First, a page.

I’m one of those people who struggles with decision-making. I’m wired to want all the details before I jump in. If I’m not careful, this can lead to paralysis by analysis.
Then somewhere along my journey, I picked up this belief that decisions are permanent. If I chose the wrong job, I was stuck. If I moved somewhere and didn’t like it, I’d be a failure if I moved back. I saw most decisions as an either/or.
Over the last several years, I’ve become better at making decisions. I’ve learned to trust myself and I value my time. I’ve become more confident and less worried about what others might think.
I also ask myself one very important question. This question has brought so much peace and clarity to my life. My hope is that it does the same for you.
This question is probably not what you think it is. It’s not about regret or a list of pros and cons. This question will give you a lot to think about and you’ll surely learn something about yourself. Ready to find out what this amazing question is?
Am I making this decision to run away from something or toward something else?
Don’t you love that?
I’ve learned the hard way that making decisions to run away from something rarely ends well. Problems tend to follow us until they’re properly dealt with. For example, if you always struggle to get along with coworkers, a new job might help for a while. But unless you deal with how you contribute to the problem, the issue will arise again and again.I've learned the hard way that making decisions to run away from something rarely ends well. Problems tend to follow us until they're properly dealt with. Click To Tweet
I’ve been thinking about this question a lot lately. My husband and I dream about retiring somewhere warm. Of the places we’ve visited, we keep coming back to Hawaii as our first choice.
Earlier this year we visited the Big Island and I found myself asking, do I really want to live here? Moving to Hawaii isn’t like packing up a U-Haul and driving to Florida or California. Moving to Hawaii would mean getting rid of almost everything and starting over. So it’s a decision I want to be relatively sure of.
Over the years I’ve become more comfortable being flexible with my decisions. I’d be happy to work on a job or project for a short period of time. And there are places I’d love to live for a few years, but not the rest of my life. But like I said, Hawaii has a few more things to consider.
So I asked myself, am I running away from something or toward something else?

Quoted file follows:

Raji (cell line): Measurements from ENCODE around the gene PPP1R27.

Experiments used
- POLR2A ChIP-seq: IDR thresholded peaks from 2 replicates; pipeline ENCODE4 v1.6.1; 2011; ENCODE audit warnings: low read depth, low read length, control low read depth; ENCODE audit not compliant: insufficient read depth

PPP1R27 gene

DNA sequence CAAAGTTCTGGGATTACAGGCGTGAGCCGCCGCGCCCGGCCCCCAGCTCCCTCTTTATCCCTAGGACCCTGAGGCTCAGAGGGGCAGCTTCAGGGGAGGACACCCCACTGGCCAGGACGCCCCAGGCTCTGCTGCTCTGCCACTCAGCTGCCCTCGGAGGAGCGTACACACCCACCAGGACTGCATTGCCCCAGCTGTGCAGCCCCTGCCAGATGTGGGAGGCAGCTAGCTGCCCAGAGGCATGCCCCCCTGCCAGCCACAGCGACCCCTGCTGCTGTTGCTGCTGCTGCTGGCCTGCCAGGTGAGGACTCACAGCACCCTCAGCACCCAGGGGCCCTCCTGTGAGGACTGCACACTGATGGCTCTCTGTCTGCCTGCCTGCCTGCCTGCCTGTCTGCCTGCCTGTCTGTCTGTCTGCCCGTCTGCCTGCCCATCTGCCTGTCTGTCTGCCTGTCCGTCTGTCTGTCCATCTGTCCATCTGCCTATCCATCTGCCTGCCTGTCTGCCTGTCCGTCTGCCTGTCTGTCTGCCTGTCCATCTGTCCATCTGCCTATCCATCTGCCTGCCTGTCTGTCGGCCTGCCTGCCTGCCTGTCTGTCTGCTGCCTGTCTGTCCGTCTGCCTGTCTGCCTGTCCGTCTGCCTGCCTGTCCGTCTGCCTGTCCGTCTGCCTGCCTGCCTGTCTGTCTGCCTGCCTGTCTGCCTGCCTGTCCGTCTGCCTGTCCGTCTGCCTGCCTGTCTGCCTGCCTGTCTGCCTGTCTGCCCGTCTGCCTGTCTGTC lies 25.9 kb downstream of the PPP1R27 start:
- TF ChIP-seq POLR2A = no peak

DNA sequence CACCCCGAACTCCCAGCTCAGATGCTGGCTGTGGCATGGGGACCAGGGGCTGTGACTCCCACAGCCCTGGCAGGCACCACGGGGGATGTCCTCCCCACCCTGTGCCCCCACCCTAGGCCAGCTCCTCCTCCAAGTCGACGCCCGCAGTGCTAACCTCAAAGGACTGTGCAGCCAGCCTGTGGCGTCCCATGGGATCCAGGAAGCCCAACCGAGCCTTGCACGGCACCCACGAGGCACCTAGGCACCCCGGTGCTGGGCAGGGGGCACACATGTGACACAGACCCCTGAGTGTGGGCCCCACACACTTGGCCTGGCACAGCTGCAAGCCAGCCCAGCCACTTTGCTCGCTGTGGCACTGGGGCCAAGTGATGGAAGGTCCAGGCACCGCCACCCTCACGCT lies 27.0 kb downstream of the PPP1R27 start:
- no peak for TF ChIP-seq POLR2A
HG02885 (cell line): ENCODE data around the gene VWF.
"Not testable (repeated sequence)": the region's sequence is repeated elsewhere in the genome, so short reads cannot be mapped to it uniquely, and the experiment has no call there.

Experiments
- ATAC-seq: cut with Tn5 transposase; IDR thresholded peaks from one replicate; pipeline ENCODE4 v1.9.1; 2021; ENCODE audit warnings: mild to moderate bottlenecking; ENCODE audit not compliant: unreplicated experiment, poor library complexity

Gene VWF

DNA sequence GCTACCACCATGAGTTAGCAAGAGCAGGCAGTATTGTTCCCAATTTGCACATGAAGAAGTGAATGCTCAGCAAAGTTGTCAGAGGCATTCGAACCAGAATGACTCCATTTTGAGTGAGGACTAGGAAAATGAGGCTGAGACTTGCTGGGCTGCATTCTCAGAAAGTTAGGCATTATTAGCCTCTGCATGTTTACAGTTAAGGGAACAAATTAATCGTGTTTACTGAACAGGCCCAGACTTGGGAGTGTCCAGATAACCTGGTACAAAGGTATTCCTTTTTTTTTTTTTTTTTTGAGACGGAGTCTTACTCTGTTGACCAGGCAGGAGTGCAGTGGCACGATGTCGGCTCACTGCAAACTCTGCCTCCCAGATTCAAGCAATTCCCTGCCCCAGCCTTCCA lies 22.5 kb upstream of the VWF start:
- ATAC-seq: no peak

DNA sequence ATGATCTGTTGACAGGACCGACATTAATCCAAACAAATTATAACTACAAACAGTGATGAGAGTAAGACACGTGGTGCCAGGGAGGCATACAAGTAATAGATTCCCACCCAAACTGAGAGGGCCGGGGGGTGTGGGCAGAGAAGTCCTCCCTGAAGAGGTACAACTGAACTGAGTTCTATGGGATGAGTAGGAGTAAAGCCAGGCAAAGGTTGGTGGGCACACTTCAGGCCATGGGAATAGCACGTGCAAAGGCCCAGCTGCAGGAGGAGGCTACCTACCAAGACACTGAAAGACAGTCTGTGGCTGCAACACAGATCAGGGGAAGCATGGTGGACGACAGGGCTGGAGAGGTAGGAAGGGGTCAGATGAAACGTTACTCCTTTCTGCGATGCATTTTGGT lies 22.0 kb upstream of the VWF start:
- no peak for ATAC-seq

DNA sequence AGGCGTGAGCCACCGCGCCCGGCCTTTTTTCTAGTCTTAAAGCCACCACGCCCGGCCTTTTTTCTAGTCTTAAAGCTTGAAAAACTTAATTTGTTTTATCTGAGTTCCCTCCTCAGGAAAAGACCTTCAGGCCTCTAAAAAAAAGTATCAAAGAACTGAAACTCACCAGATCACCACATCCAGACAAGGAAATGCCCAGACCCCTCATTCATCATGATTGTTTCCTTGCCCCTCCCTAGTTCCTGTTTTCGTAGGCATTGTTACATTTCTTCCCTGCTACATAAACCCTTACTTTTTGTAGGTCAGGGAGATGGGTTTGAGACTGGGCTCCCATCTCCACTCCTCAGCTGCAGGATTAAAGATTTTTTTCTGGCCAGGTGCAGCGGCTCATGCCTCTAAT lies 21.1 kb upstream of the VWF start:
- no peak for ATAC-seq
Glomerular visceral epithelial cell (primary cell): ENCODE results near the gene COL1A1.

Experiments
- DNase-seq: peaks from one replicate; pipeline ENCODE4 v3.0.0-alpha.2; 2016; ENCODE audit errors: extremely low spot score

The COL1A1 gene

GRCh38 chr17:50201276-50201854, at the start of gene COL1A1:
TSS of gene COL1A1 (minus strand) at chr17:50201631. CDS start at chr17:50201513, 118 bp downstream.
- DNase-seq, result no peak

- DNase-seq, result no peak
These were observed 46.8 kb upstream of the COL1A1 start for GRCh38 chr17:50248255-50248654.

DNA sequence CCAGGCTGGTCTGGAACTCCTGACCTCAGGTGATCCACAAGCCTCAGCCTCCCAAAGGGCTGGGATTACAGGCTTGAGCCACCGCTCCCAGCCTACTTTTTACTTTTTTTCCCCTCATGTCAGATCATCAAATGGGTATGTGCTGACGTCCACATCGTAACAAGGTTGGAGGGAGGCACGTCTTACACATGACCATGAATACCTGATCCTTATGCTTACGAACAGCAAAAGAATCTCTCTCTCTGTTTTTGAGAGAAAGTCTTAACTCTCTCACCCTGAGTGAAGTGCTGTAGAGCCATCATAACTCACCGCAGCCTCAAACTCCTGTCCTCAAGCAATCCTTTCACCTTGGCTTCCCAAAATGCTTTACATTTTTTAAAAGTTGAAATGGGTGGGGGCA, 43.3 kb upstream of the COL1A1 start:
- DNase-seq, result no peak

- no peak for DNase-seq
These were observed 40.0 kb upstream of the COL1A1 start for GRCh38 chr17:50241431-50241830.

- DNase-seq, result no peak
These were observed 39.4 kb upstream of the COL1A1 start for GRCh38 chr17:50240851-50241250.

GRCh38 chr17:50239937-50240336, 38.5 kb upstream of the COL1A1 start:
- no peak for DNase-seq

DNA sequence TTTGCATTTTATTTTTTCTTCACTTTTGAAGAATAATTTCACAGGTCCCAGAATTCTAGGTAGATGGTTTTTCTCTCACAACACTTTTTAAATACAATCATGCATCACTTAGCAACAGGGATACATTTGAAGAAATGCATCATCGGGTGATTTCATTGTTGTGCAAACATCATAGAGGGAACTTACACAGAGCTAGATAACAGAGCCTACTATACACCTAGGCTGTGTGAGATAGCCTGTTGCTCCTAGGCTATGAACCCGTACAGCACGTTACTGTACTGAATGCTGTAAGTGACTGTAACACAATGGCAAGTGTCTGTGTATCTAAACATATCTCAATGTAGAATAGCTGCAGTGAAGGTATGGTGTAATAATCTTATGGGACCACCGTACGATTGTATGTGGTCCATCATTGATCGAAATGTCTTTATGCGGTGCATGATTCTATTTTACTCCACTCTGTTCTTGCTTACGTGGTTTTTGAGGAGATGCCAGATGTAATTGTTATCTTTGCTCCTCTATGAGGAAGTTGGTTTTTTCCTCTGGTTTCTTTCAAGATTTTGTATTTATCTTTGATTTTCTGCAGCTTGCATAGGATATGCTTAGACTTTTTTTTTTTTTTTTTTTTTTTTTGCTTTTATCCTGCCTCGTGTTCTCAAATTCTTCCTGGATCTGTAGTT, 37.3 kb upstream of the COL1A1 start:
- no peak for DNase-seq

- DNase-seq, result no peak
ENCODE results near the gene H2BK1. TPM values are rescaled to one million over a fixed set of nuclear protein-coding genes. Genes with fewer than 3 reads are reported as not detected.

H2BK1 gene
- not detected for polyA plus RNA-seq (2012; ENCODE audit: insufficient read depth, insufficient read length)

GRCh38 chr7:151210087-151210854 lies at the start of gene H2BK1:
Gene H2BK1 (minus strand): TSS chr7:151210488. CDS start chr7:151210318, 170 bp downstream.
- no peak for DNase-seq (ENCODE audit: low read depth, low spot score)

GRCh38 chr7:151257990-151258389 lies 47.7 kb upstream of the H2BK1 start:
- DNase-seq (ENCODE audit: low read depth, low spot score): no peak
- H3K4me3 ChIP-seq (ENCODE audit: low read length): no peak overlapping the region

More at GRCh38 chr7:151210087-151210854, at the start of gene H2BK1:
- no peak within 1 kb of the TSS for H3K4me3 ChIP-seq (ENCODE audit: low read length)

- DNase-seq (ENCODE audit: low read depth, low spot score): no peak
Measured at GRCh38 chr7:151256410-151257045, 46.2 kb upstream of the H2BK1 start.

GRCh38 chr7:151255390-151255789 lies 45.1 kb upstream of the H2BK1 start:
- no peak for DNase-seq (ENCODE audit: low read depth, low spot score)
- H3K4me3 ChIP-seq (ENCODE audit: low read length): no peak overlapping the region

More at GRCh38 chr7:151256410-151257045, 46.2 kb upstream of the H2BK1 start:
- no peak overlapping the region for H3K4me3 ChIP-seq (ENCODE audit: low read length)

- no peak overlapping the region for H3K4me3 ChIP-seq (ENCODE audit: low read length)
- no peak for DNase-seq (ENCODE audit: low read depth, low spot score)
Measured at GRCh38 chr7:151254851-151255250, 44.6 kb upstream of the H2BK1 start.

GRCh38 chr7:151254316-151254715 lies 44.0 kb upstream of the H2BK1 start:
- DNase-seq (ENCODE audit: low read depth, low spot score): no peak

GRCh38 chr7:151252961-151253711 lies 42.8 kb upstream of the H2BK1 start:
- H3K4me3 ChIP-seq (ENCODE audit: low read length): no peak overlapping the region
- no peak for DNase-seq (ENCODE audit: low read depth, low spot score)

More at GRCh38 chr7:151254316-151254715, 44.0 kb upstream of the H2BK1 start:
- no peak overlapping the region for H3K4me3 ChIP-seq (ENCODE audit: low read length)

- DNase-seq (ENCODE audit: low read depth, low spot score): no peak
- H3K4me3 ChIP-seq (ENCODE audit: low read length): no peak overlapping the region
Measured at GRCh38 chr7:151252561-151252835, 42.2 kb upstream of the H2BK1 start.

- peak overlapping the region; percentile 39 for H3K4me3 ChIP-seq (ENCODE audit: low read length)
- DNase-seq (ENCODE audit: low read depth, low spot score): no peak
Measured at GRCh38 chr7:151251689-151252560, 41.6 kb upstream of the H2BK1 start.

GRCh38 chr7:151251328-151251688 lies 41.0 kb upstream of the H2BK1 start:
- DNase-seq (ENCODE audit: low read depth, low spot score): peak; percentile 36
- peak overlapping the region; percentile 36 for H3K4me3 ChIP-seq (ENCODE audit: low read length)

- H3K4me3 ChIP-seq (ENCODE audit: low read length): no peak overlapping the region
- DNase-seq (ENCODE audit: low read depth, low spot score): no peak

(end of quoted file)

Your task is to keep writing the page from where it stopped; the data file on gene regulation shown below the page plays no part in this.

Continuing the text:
I think a healthy answer will have both. For example, I’m not a big fan of winter. I can survive it, but I want to be able to play outside more than five months each year. I want to hike, bike, swim, camp, garden, and enjoy the fresh air year round. It’s clear that I’m running from winter. But at the same time, I’m running toward a more active and fulfilling life.
Another example is when we decided that I would step away from the industry I was employed in. Toward the end of my career, the company I worked for was named the Worst Company in America to Work For, multiple years in a row. The company remains on the worst list to this day, along with many of the partners we worked with. It’s a cutthroat industry and the chain I reported up through didn’t make it any easier.
My husband and I dreamed about me leaving this job for a few years. While our primary concern was getting me out of a toxic and demanding job, there were plenty of things we wanted to move toward.
My last position was ridiculously demanding. Business hours were eight am to six pm, but the expectation was much more. We were expected to travel four days per week and that travel was supposed to be done before and after business hours. On top of that, working through the weekend was encouraged and often forced. I was physically unable to give my best to our family and when I was home, I wasn’t my emotional best.
Yes, I was running from something, but I was running toward so much more. I was running toward better health, a better home life, and the freedom to begin working on our long-term goals.
How about you? How can you apply this question to decisions you’re struggling with?
I’ve found that if I’m mostly running from something, there’s a deeper issue. I’ve also found that if I’m running toward more than I’m running from, I’m generally happy with the decision I make.
Here’s a quick exercise to help you work through the question.
- Grab a sheet of paper and at the top, write down the decision you’re trying to make.
- Draw a line down the center of the page. To the left of the line write Running From, and to the right, write Running Toward.
- In each column, list everything that you are running from and toward, respectively.
- Compare the length of each column. You should have more in Running Toward.
- Now ask yourself, Is this the right decision for me?
I mentioned earlier in this article how easy it is for me to get stuck in analysis paralysis. If you’re someone who struggles to make decisions too, set a deadline. One to two weeks is a sufficient amount of time to decide and take action.
If you need further guidance in making your decision, one of my early mentors, Dan Miller, shares a simple decision-making process.
- State the Issue
- Seek Advice from Trusted Advisors
- List Your Options
- Choose the Best Option
Remember that no matter what you choose, you’re never stuck. We all have the freedom and ability to change our direction at any time we choose. As you begin to take action, you’ll learn and grow. As you learn and grow, so will your vision and goals.As you begin to take action, you’ll learn and grow. As you learn and grow, so will your vision and goals. Click To Tweet
Embrace it and enjoy the journey!
What tips have been helpful when making important decisions?
Share in the comments below.